During the 50s Quilley was a member of the Royal Court Theatre revue, Airs On A Shoestring (1953), which ran for over 700 performances, played showbiz reporter Tom Wilson in another long-runner, Grab Me A Gondola (1956), and took the title role, with Mary Costa as Cunegonde, in Candide (1959). In the following year Quilley took over the part of Nestor-le-Fripe in Irma La Douce, and subsequently took Nestor to Broadway, and on a US tour with Taina Elg as his Irma. In 1963, he was Antipholus of Ephesus in The Boys From Syracuse, a wife-troubled Charles Condamine in High Spirits (Hugh Martin and Timothy Gray’s 1964 musicalization of Noël Coward’s Blithe Spirit), and Robert Browning in Australian productions of the West End hit, Robert And Elizabeth (1966). Shortly after portraying Alec Hurley, one of the onstage husbands (the other was Maurice Gibb, from the Bee Gees pop group) of musical hall entertainer Marie Lloyd in Sing A Rude Song (1970), Quilley was recruited to the National Theatre by Laurence Olivier. While there, he appeared in many outstanding productions, including Long Day’s Journey Into Night (Jamie), Tamburlaine (Bajazeth), and The Front Page, which features one of his favourite parts, ace reporter Hildy Johnson. Mike Westbrook and Adrian Mitchell’s Tyger (Scofield), based on the works of William Blake, was an early 70s project.
In Peter Nicholls’ Privates On Parade (1977), as a leading member of a Combined Services Song and Dance Unit in the post-war Malayan jungle, Quilley created a hero, Captain Terri Dennis, who was also an outrageously camp drag queen. His hilarious impersonations included a top-hatted Marlene Dietrich, a suitably fruity Carmen Miranda - and even a taste of Vera Lynn and Noël Coward. His splendid performance earned him the Society Of West End Theatres (SWET) award for Comedy Performance Of The Year. Three years later, he received another SWET prize, this time for Best Performance in the musical, Sweeney Todd, although overall this Drury Lane production of Stephen Sondheim’s ‘musical thriller’ was thought unsatisfactory in several respects. There were no such reservations about Declan Donnellan’s ‘spare, razor-sharp’ 1993 Royal National Theatre production of the Sondheim classic, in which Quilley initially played Judge Turpin, with Julia McKenzie as the pie-making Mrs. Lovett. Quilley subsequently succeeded Alun Armstrong as Sweeney when the latter went off to work in film and television. Prior to that, Quilley had launched into his second ‘gay role’, as Georges, to George Hearn’s Albin, in the West End version of La Cage Aux Folles (1986, ‘Song On The Sand’, ‘Look Over There’). He also took part in an all-star, one-night only, charity performance at the Theatre Royal Drury Lane, of Mack And Mabel. Quilley had Mack Sennett’s bittersweet ballad, ‘I Won’t Send Roses’ (he had previously performed the song at the European premiere of the musical at the Nottingham Playhouse in 1981).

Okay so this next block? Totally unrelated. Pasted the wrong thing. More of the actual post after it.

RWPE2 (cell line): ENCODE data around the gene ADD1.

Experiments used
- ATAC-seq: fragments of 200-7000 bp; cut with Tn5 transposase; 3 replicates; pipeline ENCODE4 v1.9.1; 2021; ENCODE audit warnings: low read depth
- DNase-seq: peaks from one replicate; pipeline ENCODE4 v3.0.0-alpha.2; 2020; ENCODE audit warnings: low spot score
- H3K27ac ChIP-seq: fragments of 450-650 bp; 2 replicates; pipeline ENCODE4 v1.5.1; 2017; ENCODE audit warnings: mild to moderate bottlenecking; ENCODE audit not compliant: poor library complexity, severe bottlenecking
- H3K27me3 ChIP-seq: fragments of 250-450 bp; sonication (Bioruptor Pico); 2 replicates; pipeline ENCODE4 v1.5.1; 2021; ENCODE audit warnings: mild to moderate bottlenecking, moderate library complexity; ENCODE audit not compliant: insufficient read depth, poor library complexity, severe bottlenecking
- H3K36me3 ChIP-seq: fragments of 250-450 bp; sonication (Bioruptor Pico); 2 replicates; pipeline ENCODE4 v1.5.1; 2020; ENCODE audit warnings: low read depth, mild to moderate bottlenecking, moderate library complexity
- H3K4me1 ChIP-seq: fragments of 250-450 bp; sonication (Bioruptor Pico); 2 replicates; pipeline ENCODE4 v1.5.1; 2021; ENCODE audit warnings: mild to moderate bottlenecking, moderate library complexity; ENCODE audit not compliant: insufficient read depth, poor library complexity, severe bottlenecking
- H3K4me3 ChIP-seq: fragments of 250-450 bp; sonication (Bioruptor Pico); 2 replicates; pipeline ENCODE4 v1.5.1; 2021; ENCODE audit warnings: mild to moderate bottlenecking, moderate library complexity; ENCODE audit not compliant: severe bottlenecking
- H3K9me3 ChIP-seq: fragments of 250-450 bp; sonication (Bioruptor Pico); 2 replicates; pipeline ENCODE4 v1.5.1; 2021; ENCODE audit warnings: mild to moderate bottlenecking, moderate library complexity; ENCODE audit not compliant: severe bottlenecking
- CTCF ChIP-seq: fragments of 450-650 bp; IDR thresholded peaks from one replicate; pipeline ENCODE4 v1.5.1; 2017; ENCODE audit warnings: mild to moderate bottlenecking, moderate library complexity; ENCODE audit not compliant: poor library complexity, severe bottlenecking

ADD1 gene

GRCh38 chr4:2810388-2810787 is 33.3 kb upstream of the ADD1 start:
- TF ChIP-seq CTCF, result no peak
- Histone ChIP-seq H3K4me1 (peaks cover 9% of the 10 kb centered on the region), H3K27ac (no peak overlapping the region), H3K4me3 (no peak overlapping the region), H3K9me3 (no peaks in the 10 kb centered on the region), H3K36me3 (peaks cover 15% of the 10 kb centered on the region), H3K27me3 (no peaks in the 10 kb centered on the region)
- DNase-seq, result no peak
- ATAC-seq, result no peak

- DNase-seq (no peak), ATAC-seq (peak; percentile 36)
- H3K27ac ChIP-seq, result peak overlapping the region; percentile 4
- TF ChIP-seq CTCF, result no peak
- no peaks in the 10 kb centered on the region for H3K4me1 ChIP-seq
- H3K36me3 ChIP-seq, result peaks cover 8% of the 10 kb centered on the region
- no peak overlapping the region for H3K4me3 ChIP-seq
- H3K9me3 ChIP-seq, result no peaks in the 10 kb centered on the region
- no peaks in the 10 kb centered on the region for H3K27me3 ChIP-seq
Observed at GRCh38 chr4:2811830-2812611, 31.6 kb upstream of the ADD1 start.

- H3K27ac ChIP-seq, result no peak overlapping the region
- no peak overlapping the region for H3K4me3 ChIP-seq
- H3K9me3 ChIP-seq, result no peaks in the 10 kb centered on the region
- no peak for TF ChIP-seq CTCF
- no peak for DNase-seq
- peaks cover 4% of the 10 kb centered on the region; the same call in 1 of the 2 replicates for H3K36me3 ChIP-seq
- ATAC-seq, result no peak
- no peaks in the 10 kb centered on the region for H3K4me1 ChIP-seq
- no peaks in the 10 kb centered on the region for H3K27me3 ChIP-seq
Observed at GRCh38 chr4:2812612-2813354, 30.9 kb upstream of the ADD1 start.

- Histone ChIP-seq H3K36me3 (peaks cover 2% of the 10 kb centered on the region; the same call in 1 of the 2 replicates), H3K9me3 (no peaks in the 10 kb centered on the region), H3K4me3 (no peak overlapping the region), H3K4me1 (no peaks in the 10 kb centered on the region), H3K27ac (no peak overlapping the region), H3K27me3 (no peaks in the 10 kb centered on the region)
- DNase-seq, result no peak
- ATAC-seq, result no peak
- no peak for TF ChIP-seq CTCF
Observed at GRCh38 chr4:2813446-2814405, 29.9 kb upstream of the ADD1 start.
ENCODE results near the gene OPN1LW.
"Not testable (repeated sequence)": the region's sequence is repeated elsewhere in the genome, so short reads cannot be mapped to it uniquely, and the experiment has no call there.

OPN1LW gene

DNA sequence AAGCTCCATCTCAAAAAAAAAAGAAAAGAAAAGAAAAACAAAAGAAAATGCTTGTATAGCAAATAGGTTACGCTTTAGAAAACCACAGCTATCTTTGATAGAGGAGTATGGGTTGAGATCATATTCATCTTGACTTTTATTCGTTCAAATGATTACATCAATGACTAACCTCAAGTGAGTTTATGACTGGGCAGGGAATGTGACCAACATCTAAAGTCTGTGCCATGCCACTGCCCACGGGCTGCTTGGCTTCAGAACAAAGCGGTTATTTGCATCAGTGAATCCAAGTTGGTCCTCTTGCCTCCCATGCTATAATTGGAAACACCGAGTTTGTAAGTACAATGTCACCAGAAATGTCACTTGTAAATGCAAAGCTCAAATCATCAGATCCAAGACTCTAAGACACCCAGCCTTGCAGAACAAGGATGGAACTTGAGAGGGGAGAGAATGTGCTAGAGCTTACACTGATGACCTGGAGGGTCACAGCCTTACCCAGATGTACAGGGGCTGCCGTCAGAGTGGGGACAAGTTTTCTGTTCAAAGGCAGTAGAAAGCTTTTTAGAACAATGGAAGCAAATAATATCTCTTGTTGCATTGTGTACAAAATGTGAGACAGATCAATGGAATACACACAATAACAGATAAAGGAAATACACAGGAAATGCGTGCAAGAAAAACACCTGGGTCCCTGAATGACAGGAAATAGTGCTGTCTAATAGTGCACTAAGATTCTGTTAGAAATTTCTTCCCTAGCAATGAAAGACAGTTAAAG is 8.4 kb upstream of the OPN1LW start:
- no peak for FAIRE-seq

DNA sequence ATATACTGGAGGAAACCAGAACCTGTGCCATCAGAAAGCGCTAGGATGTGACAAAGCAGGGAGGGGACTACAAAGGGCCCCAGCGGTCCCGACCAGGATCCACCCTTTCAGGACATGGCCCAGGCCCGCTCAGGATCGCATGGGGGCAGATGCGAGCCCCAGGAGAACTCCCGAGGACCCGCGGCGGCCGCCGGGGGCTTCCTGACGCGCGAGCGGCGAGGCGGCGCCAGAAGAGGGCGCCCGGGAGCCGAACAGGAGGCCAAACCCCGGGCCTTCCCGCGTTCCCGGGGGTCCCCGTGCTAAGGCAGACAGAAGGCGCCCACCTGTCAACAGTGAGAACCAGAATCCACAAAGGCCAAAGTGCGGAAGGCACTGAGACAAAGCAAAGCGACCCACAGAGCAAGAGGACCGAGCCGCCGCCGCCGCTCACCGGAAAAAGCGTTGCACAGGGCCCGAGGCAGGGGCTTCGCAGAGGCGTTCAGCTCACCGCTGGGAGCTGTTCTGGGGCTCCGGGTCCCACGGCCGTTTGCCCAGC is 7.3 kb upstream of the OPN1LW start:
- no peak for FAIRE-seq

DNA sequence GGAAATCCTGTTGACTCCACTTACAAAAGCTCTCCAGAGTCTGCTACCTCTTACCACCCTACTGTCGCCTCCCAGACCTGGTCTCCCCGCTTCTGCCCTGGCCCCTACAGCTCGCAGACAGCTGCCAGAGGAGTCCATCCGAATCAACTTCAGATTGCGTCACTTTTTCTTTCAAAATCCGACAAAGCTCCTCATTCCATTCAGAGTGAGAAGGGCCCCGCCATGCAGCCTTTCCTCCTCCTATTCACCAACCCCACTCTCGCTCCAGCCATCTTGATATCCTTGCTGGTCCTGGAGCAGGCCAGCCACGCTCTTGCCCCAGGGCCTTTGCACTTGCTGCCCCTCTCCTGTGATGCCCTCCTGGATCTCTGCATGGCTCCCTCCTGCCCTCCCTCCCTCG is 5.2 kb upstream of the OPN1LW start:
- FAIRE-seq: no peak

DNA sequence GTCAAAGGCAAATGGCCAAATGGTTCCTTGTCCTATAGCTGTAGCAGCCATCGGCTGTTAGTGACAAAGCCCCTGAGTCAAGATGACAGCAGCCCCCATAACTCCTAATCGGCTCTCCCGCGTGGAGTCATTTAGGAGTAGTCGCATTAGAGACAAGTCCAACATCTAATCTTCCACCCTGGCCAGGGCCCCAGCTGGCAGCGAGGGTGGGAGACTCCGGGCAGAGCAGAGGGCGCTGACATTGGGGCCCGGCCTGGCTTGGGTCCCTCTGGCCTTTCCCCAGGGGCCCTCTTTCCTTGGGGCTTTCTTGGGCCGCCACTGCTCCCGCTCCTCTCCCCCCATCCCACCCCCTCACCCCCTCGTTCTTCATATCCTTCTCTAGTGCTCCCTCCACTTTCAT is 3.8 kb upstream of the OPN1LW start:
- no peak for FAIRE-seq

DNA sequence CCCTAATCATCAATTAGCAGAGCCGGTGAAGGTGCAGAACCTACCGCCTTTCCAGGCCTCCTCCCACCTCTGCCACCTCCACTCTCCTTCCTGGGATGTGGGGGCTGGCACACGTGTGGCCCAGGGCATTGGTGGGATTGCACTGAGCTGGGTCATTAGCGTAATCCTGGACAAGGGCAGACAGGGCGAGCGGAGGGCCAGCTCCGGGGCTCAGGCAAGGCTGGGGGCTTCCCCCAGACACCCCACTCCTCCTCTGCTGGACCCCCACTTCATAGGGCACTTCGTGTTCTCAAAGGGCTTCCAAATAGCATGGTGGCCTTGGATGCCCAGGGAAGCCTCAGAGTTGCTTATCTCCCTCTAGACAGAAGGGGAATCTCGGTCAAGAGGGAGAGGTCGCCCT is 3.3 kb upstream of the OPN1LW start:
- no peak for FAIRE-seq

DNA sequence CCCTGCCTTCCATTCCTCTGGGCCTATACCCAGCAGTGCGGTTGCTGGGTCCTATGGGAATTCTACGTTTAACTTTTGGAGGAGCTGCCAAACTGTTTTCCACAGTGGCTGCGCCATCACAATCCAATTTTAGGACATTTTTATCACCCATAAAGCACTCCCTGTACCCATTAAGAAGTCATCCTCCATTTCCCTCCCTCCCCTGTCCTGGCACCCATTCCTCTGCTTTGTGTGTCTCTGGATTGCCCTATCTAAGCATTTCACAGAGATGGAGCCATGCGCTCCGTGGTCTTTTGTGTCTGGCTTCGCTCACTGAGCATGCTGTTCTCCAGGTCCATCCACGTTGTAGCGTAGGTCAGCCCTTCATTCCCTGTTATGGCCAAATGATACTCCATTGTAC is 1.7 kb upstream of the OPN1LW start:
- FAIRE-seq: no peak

Since the early 90s and Sweeney Todd, Quilley concentrated mainly on a range of parts in plays that included The Merry Wives Of Windsor (1995, Falstaff, Royal National Theatre), The Tempest (1996 Prospero, Open Air Theatre, Regent’s Park), and Racing Demon (1998, Bishop of Southwark, Chichester). In 1997, he also played the German composer in Brahms On A Slow Train for BBC Radio 3. He worked in television in programmes such as The Merchant Of Venice (1955), Beast With Two Backs (1968), Long Day’s Journey Into Night (1973), The Shell Seekers (1989), A Dangerous Man: Lawrence After Arabia (1990), and Rich Tea And Sympathy (1991), as well as the series Undermind (1965), Timeslip (1970), Clayhanger (1976), Masada (1981), and The Return Of Sherlock Holmes (1988). He reflected on his distinguished career in his one-man show, The Best Of Times, ‘a series of songs and anecdotes recalling a lifetime in the theatre’. Quilley died of liver cancer in 2003.